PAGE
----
[libvirt] About CVE-2017-5715

Eric Blake eblake at redhat.com
Thu Jan 4 16:46:48 UTC 2018

On 01/04/2018 06:51 AM, Jiri Denemark wrote:
> On Thu, Jan 04, 2018 at 20:19:51 +0800, Wang King wrote:
>> As CVE-2017-5715 described on https://access.redhat.com/security/cve/cve-2017-5715,
>> libvirt under the influence yet, So what's coming next for this?
> We're waiting for QEMU patches since libvirt can't do much with this
> issue by itself.

I'm by no means an expert on the topic, but from my cursory reading of
the information made public yesterday, it was mentioned that one way to
trigger the architectural exploit was across hypercalls; hence, the
entire virtualization stack was listed as associated with the CVE (thus
including libvirt), even if the patches for the issues will not be
required against all affected software.  Although a complete fix may be
impossible without hardware changes, software mitigations may be added
at various or multiple levels of the software stack to minimize the
chance of the exploit being able to leak information that should have
been protected by security boundaries.  In particular, updating your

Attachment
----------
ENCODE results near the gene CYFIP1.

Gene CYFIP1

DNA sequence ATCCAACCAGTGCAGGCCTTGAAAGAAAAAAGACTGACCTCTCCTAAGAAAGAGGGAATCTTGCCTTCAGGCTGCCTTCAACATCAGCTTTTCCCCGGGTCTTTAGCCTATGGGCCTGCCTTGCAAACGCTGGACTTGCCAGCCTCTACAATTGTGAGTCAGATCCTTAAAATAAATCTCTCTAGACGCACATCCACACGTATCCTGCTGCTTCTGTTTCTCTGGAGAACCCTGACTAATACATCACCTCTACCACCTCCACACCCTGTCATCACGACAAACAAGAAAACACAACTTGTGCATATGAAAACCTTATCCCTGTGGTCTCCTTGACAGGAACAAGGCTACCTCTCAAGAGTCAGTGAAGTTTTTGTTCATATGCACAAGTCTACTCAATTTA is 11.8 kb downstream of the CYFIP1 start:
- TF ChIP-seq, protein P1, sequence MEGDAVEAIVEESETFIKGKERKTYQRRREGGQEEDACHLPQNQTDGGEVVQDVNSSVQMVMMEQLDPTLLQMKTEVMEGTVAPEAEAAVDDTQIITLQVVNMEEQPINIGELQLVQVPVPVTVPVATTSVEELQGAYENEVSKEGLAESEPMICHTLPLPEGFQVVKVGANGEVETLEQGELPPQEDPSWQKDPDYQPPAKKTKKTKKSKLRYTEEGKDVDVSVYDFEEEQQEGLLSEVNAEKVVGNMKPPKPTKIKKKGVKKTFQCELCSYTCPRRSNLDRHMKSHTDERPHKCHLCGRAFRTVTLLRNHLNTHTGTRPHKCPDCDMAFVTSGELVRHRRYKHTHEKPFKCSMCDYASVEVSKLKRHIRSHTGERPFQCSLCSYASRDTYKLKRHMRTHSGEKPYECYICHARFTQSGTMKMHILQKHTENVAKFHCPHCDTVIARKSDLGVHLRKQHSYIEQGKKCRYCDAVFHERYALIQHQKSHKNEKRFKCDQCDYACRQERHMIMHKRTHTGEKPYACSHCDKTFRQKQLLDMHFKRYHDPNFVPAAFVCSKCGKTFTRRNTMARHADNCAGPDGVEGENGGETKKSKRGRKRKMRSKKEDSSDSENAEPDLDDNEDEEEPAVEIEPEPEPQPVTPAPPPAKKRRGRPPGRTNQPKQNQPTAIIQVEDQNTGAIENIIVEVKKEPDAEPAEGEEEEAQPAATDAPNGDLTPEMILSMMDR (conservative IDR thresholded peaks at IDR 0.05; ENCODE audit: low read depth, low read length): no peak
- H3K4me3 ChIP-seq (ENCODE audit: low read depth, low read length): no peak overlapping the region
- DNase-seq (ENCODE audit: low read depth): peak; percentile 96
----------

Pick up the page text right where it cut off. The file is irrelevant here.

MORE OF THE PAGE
kernel to include patches for Meltdown is an important step to take now,
for any system where you have a vulnerable kernel running libvirt to
manage untrusted guests; even though the kernel patch against Meltdown
does not necessarily mitigate the Spectre aspects of the hardware

One thing that might happen: the papers describing the flaws mention
that side effects of speculative execution in hardware is a root cause
for all three related vulnerabilities (two under the name Spectre and
one under the name Meltdown) just made public; so it is conceivable that
hardware vendors may offer a microcode update that enables run-time
enabling/disabling of speculative execution (a tradeoff of speed vs.
security; disabling speculative execution would prevent leaks, but kill
performance).  It may be that such hardware knobs will then have to have
emulation counterpart knobs exposed in qemu, at which point libvirt XML
may want to be enhanced to allow the end user a choice between which
execution style to expose in an L1 guest (and thereby controlling the
security of untrusted L2 guests being run by the L1 guest), similarly to
how your host kernel would have a way to tweak such a knob at the
hardware L0 execution layer for managing what can be leaked by
hypercalls from L1 guests.  But this is speculation on my part on what
may be coming; the CVE references exist to document the hardware flaw
and gracefully track any such software tweaks added for mitigating the
hardware problem, even if no libvirt patches related to the CVE are
currently in the pipeline.

Eric Blake, Principal Software Engineer
Red Hat, Inc.           +1-919-301-3266
Virtualization:  qemu.org | libvirt.org

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